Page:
Archives For Liz Monahan
College of Charleston School of Business senior Joshua Weston created a product called Green Blox, which aims to address the global crisis of homelessness and waste management. His hard work may be about to pay off in a big way.
Weston is one of 25 finalists in the running to win $100,000 at the University of St. Thomas’ e-Fest, the largest undergraduate business plan competition in the country. The finalists — including students from Johns Hopkins University, NC State University and Drexel University — were among a group of 147 applicants, each vying for the title of best business.
A business administration major with a minor in entrepreneurship, Weston initially created Green Blox for an ecopreneurship assignment from associate professor David Hansen. Hansen challenged his students to research, plan and execute a business that could be both financially successful and socially responsible.
Enter Green Blox — a brick-sized, Lego-like block made from upcycled (or reused) plastic that provides consumers with the opportunity to build a beautiful patio in their back yard, while simultaneously working to eliminate plastic waste.
Modeled in the same vein as TOMS or Warby Parker, for every Green Blox sold to build a patio, the company will donate one brick to a nonprofit that works to build homes for the world’s homeless.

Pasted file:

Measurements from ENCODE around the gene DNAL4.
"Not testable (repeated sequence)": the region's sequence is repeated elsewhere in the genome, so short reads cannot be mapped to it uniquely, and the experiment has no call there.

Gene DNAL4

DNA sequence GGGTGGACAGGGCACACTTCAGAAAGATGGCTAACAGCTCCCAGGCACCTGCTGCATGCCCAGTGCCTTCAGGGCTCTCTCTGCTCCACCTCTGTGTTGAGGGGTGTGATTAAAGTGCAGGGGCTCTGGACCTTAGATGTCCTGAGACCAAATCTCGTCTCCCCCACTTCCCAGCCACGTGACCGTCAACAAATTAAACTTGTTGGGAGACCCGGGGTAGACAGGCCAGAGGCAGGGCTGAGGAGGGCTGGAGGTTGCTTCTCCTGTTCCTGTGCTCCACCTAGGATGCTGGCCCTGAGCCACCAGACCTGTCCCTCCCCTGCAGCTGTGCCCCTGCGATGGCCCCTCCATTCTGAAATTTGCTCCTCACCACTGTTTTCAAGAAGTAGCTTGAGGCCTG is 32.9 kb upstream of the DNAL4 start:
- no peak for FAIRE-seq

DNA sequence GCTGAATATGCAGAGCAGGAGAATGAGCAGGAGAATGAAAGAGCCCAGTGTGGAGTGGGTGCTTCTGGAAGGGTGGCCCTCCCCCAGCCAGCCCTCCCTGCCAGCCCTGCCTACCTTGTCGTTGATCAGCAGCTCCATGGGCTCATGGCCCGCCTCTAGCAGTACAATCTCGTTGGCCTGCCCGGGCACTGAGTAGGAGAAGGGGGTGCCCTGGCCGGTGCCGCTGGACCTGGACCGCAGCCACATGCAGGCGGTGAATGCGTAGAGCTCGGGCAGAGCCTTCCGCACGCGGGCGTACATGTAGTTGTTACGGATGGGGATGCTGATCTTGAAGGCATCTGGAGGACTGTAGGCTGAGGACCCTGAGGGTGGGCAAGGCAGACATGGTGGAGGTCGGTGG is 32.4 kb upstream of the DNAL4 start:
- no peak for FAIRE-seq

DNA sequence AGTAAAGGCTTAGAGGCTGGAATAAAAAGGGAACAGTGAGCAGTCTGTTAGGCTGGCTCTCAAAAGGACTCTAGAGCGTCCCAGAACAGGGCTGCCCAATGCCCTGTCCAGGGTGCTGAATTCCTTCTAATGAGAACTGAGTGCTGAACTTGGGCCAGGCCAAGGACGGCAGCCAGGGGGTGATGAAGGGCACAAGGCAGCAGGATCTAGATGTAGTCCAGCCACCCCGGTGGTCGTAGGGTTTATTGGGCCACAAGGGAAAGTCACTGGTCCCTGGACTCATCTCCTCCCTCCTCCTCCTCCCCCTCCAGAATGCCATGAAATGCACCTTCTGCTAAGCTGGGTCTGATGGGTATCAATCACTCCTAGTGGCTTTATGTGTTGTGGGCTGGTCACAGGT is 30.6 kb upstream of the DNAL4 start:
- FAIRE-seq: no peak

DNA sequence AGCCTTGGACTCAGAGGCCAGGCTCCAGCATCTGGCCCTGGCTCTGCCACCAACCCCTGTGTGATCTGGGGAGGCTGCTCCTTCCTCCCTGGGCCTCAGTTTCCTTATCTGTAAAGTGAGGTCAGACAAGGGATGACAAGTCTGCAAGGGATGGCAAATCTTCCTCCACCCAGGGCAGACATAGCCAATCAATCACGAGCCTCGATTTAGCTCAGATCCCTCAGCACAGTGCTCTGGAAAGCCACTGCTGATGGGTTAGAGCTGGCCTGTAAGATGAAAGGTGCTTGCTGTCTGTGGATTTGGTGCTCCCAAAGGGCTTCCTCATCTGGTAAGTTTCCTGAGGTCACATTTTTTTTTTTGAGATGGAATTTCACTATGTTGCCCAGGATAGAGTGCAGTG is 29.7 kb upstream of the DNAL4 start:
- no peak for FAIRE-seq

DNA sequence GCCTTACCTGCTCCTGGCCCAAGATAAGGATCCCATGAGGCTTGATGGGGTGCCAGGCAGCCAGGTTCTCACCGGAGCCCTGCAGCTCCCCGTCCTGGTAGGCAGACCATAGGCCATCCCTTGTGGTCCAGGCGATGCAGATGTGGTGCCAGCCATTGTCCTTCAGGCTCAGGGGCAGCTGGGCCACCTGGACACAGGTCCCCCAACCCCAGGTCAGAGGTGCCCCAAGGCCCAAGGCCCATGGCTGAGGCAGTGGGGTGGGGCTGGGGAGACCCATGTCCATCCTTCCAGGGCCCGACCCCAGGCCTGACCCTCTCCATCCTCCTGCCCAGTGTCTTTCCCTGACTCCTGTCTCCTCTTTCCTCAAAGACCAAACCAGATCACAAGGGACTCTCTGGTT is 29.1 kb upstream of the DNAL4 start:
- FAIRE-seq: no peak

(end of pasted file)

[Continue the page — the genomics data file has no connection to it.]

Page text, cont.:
Weston was inspired to combat homelessness after traveling the globe as a member of the United States Air Force, where he saw thousands of people living in poverty. “It was through those experiences that I realized I wanted to make a difference and do whatever I needed to do to make that happen,” said Weston.
His decision to make the building block using upcycled plastic came to fruition after reading alarming data about plastic waste. According to an article by The Atlantic, Americans alone generate 10.5 million tons of plastic each year, but less than two percent of that plastic is recycled.
Recycling centers, which operate like any other business, make a profit when they are able to sell their plastics. If they are unable to sell the plastic they take the waste to a landfill, where Weston says they usually have to pay anywhere from $10 to $100 to drop it off.
“Instead of letting the leftover plastic rot in a landfill for the next 1,000 years, we take it off of the recycling companies’ hands for free and turn it into something everyone can use,” says Weston.
The bricks, which are made using 3-D printers, provide key advantages to consumers as well, he says. “They’re extremely lightweight and attractive, and our interlocking design provides a seamless transition for constructing a patio on solid, level ground.”
But Weston wasn’t always an expert on building patios. It took months of researching the brick, block and paver industry, customizing the look and feel of the product and working with local recycling companies before Green Blox was finalized.